Architects quickly won over skeptics Tuesday night when they released the first sketches of the 203 Project on South Greensboro Street at a public hearing.
The 203 Project will house the Orange County Southern Branch Library, the relocated ArtsCenter and Carrboro’s parks and recreation offices along with radio station WCOM.
Three concepts, early drawings designed to get feedback, were presented by Chris Garris and Derek Jones of Perkins+Will Global, the design firm chosen for the project. The “Commons” scheme, despite placing the library on the second floor, was the preferred concept.
Sign Up and Save
Get six months of free digital access to The Herald Sun
Some people said they didn’t like having the library on the second floor.
Melva Okun said having a first-floor library should have been given greater consideration but otherwise liked the design.
Garris and Jones said they tried putting the library on the first floor but that kept the building from meeting all the demands being placed on it.
Splitting the library onto two floors was not an option because Carrboro and Orange County have agreed the library should be on one floor.
The Southern Branch Library will replace the Carrboro Branch Library at McDougle Middle School and the Cybrary in the Carrboro Century Center. It will be a branch of the Orange County Library system, separate from the Chapel Hill Public Library, which is operated by the town of Chapel Hill.
Orange County Library Director Lucinda Munger said the plan will give vibrancy to the building because of the high number of visitors she expects in the downtown Carrboro location. The county’s main library in downtown Hillsborough had about 250,000 visitors last year, she said.
“I didn’t know what to expect until I saw the drawings myself at a work session,” Munger said. “It’s not very traditional, but in this building it will work better. The library will dominate the second floor, but your eyes will be drawn to the other elements.”
The entrance to the library will be up a grand staircase from the building lobby. Elevators also will provide additional access.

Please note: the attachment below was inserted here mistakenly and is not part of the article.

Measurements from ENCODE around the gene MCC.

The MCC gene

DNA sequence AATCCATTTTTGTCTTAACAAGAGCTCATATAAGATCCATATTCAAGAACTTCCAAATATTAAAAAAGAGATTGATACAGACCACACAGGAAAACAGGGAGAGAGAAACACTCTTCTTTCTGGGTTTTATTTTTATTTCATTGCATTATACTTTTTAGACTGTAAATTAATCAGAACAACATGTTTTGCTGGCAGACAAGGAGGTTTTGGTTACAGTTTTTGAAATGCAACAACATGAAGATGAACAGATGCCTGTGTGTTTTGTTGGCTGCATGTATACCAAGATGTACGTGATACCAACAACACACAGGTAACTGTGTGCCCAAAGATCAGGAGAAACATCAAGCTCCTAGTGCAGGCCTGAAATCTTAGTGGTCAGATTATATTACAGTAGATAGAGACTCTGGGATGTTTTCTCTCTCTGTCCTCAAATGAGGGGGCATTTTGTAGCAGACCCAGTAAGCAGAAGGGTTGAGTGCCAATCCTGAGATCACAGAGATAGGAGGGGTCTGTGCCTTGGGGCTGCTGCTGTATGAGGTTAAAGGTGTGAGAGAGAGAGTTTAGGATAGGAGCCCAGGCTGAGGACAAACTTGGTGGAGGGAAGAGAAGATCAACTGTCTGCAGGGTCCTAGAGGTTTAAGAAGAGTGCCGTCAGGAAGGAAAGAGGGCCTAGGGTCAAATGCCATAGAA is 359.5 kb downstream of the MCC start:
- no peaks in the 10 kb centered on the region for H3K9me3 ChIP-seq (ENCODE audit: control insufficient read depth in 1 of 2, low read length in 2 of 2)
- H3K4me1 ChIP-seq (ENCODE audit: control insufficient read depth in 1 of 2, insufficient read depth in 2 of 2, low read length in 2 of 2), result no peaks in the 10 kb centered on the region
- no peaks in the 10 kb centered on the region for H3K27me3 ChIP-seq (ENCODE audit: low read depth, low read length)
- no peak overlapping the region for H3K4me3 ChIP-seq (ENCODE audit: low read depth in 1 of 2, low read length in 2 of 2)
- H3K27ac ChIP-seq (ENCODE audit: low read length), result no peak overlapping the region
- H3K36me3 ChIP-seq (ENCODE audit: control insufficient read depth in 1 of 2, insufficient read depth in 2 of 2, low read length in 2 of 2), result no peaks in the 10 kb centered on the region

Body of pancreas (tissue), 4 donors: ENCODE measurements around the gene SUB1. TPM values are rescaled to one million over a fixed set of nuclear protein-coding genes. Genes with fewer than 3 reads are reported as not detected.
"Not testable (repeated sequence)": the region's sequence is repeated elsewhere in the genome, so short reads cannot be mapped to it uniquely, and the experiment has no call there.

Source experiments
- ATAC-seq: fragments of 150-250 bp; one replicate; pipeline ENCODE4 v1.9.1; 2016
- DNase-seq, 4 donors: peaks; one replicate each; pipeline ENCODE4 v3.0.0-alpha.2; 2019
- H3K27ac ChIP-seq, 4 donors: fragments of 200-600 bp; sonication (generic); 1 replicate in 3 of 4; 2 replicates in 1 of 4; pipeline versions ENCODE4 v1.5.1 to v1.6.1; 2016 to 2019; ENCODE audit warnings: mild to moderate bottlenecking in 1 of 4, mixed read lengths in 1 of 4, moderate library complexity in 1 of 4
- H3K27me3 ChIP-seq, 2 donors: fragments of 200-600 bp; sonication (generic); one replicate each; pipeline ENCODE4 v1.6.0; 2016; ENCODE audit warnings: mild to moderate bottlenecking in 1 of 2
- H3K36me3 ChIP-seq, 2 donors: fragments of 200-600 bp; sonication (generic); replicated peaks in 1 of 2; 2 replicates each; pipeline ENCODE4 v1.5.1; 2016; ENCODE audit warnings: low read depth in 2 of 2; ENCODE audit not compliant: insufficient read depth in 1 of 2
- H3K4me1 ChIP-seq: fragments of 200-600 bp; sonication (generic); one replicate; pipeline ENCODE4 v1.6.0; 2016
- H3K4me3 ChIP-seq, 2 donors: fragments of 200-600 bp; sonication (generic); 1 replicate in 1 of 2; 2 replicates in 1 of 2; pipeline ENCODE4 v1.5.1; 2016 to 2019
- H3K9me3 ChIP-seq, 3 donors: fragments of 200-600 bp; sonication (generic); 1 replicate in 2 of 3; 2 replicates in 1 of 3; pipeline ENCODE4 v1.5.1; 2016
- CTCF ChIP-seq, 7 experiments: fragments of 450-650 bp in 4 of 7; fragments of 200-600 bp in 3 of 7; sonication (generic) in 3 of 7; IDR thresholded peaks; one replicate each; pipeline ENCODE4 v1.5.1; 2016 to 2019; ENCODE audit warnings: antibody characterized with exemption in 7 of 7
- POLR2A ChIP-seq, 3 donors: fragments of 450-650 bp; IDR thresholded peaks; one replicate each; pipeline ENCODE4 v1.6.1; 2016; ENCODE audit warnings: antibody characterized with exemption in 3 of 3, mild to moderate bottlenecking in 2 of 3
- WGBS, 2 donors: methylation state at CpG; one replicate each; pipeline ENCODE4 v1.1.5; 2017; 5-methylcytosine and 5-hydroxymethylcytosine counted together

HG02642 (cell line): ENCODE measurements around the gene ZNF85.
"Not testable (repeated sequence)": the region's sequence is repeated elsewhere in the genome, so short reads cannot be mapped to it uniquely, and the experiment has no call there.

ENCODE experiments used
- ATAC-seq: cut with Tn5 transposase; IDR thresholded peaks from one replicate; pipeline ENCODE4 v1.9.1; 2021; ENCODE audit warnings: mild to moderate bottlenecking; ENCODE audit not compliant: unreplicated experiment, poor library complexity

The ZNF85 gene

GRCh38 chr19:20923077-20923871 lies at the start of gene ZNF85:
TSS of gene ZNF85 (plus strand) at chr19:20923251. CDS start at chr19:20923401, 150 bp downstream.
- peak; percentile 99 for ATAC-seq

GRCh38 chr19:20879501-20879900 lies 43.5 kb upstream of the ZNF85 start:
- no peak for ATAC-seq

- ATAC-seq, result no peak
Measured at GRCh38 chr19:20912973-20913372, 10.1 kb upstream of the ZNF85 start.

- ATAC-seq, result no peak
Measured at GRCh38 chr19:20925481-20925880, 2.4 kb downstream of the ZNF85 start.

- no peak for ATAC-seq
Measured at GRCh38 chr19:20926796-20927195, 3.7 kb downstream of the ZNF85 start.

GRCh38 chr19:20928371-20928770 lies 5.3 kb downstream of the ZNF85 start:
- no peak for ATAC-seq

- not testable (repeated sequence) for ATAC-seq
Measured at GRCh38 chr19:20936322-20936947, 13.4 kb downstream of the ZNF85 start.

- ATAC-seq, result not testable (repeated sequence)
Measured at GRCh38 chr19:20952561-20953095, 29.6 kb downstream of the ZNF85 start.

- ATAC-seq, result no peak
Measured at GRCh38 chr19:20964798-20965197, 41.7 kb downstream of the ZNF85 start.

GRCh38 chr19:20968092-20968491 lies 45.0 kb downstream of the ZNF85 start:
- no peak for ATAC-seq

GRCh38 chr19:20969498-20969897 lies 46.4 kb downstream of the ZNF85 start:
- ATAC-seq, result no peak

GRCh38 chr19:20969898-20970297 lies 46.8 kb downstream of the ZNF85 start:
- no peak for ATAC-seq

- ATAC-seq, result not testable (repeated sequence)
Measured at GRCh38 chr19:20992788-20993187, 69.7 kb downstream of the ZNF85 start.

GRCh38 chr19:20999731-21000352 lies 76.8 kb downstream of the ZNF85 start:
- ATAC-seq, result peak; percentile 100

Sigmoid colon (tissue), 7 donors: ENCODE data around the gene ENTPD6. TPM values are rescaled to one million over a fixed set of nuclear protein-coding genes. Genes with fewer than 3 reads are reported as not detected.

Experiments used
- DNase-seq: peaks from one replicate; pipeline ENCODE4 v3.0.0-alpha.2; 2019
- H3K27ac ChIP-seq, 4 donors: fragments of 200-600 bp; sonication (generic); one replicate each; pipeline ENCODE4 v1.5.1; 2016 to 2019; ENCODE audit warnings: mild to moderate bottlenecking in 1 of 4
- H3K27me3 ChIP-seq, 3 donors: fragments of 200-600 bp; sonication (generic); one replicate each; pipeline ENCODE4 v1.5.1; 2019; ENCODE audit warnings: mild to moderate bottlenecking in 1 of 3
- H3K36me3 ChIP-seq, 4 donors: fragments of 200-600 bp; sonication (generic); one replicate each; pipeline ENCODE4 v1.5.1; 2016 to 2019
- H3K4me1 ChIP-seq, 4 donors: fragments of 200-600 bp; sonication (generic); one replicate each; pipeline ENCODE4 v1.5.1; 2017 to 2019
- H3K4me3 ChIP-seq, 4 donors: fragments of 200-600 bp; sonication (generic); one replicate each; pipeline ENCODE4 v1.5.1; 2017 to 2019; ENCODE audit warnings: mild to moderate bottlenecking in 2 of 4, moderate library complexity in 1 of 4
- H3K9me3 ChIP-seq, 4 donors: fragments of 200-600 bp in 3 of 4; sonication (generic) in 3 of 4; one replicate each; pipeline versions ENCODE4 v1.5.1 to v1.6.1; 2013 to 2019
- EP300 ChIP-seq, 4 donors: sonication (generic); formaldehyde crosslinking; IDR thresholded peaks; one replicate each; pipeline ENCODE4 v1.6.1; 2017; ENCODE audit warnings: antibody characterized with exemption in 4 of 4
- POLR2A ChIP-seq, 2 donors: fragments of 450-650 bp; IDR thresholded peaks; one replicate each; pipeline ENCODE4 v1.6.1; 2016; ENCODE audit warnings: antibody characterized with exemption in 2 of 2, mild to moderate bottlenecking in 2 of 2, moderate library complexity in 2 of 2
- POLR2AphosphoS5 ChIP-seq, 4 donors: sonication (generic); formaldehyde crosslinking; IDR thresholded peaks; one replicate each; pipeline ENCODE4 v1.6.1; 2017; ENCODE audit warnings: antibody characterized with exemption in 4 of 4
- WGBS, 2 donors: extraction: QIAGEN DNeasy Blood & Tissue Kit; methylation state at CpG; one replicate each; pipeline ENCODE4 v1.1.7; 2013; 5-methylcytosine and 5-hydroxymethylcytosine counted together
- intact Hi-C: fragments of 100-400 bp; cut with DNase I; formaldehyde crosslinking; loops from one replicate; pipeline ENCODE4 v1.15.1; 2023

A few people asked if solar power had been considered for the building.
“If Carrboro can’t put solar on a brand new building, then there might not be any hope for any of us,” said Sally Robertson of NC WARN, a nonprofit that promotes the transition to clean power.
Designers said the building will be constructed using LEED certification specifications.
The $21 million building is going to be three stories tall and about 45,000 square feet. The cost will be shared proportionally by the three occupants. Garris said the design deadline is May 2019. Construction is about a year away.
It will face South Greensboro Street and have a plaza entranceway.
The first floor will contain large, multi-purpose programming rooms as well as the entrance to the theater. The second floor will contain the library, maker spaces and offices for the ArtsCenter. The third floor will have parks and recreation offices, another multi-purpose room and a police training room. These areas will open to a rooftop space above the library.
The site will have room for about 120 parking spaces, some of which will be underground.
It now is a town parking lot with about 85 spaces across from Open Eye Cafe. Many nearby businesses rely on the lot for customer parking. Those spaces will not be available for more than a year while the new building is constructed.